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Sweden

The Swedish Prince who died of a pandemic flu


By Unknown author - https://ladyreading.forumfree.it/?t=33899375&st=210, Public Domain, Wikimedia Commons

While the coronavirus continues to spread, we can rewind a little over a hundred years in time. In 1918 and 1919, another virus as ravaged countries across the globe. It caused widespread devastation, but despite its origins, it became known as Spanish flu, named after the Spanish king at that time, Alfonso XIII.

King Alfonso was one of the first in Spain to be diagnosed with the flu; however, he recovered. As the disease spread through Europe in 1918 and 1919, several of Europe’s royals became ill. Most of them recovered, but in Sweden, there was a member of the Royal Family who became so ill that he died of the pandemic influenza.

A young Prince Erik. Photo: Wikimedia Commons.

Prince Erik was born in 1880 as the son of the future King Gustav V and his wife the future Queen Victoria. This made him a grandchild of King Oscar II and great-grandchild of King Oscar I. At that time, Norway and Sweden were in a union so from birth until 1905, Erik was also a Prince of Norway. When Prince Erik was born, he was proclaimed Duke of Västmanland.

When Prince Erik grew up, it became clear that he was somewhat different from others. His conditions were classified as severe anxiety, epilepsy and a mild intellectual disability. The Prince did not look sick, and in magazines at that time, he was praised for his handsomeness. His mental disability was not noticeable in brief conversations but would become apparent if he was engaged at length. The information on his health was not given to the public until after he had died. His mother Queen Victoria called him “my much-loved child of grief”.

Prince Erik in 1909. Photo: Wikimedia Commons.

In 1904, only one year before the dissolution of the union between Norway and Sweden, Prince Erik was appointed a Knight of the Norwegian Lion by his grandfather, King Oscar II. Prince Erik is one of only 11 people through history who has held that title.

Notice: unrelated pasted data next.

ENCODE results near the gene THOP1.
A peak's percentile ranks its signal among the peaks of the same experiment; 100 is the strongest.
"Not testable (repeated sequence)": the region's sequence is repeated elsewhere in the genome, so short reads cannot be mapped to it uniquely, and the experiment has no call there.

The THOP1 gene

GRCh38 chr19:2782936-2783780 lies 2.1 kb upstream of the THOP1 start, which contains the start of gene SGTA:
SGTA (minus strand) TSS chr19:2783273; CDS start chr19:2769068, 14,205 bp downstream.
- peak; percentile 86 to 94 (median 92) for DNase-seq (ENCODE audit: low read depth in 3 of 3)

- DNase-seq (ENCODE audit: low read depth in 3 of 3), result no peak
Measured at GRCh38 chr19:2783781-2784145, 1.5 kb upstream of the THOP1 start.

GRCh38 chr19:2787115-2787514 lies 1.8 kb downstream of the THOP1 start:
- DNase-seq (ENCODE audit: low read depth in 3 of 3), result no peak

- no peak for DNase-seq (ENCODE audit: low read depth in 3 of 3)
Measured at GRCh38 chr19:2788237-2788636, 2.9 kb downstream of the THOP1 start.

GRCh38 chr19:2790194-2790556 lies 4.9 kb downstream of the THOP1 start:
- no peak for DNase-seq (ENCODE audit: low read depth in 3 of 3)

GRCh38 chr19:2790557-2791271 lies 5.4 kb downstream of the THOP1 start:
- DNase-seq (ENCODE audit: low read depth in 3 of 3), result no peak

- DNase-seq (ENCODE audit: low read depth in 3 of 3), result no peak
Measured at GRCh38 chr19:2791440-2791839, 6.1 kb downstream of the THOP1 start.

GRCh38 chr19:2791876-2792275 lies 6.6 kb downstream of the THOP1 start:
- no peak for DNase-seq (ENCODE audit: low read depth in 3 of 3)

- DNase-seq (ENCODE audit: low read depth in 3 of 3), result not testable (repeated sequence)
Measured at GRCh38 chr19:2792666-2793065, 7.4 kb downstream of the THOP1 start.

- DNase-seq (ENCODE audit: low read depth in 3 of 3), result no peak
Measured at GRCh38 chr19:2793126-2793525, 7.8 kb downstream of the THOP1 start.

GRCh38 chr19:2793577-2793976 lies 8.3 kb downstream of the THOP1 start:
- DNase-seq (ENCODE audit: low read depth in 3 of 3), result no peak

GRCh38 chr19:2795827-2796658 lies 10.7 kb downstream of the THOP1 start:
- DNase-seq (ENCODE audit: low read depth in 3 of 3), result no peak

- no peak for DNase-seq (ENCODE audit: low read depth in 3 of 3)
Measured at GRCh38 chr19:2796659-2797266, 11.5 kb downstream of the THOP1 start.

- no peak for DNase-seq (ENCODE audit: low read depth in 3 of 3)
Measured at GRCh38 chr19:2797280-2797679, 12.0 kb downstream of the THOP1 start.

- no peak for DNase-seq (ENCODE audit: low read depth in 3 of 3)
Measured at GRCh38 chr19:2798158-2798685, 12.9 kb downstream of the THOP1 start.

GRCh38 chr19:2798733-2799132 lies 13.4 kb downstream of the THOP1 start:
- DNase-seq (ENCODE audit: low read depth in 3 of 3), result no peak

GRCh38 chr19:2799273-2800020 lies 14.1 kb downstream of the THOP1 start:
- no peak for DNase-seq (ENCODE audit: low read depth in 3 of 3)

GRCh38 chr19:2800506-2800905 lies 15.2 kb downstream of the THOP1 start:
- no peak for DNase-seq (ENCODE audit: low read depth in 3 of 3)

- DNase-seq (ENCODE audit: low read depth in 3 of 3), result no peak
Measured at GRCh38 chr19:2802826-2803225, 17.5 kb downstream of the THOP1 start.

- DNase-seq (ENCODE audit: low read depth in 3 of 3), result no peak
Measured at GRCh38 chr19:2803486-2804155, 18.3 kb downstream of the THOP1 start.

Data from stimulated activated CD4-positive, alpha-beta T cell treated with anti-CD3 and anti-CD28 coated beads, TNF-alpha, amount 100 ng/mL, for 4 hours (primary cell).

Because of his condition, he was rarely in public and lived a quiet life. From 1907–1909, a residence was built for him in Djursholm north of Stockholm. He was present in official royal photographs, but he had no official tasks. At his home, he was cared for by his staff. Every two weeks, he was allowed to take a trip to the capital, during which he sometimes could be seen visiting the opera.

The home of Prince Erik, Balingsholm. Photo: Wikimedia Commons.

In 1917, Prince Erik complained about having to live in isolation, and it was decided that he should have a new residence closer to Stockholm. The Royal Family understood the Prince’s desire and began to prepare for the Prince to have a home closer to his family – a home he, unfortunately, never got to move into.

Although the Prince was hidden from the public, he was well-liked by his family. He was described as kind, though he required a lot of help. He had a good relationship with both his parents all his life, especially with his father, King Gustav V.

The grand Swedish-Norwegian Coat of Arms of Prince Erik. Photo: Wikimedia Commons.

In the summer of 1918, the Prince became ill with the flu. After a short time, it became known that he had the Spanish flu, and the royal’s condition quickly deteriorated. This happened at a time when both his father and mother were abroad. Queen Victoria, herself, was ill and was nursed in Italy, while King Gustav was on a private journey. When the King heard that his son was sick, he went home, but it was too late. He did not arrive on time.

His older brother, Prince Wilhelm was the only one who sat at the side of Prince Erik when he died on 20 September 1918. Prince Erik was 29-years-old. The death caused his father great sorrow in his later years. The Prince was buried in Stockholm, and his home in Stockholm was sold.



About author

Senior Europe Correspondent Oskar Aanmoen has a master in military and political history of the Nordic countries. He has written five books on historical subjects and more than 700 articles for Royal Central. He has also interview both Serbian and Norwegian royals. Aanmoen is based in Oslo, Norway.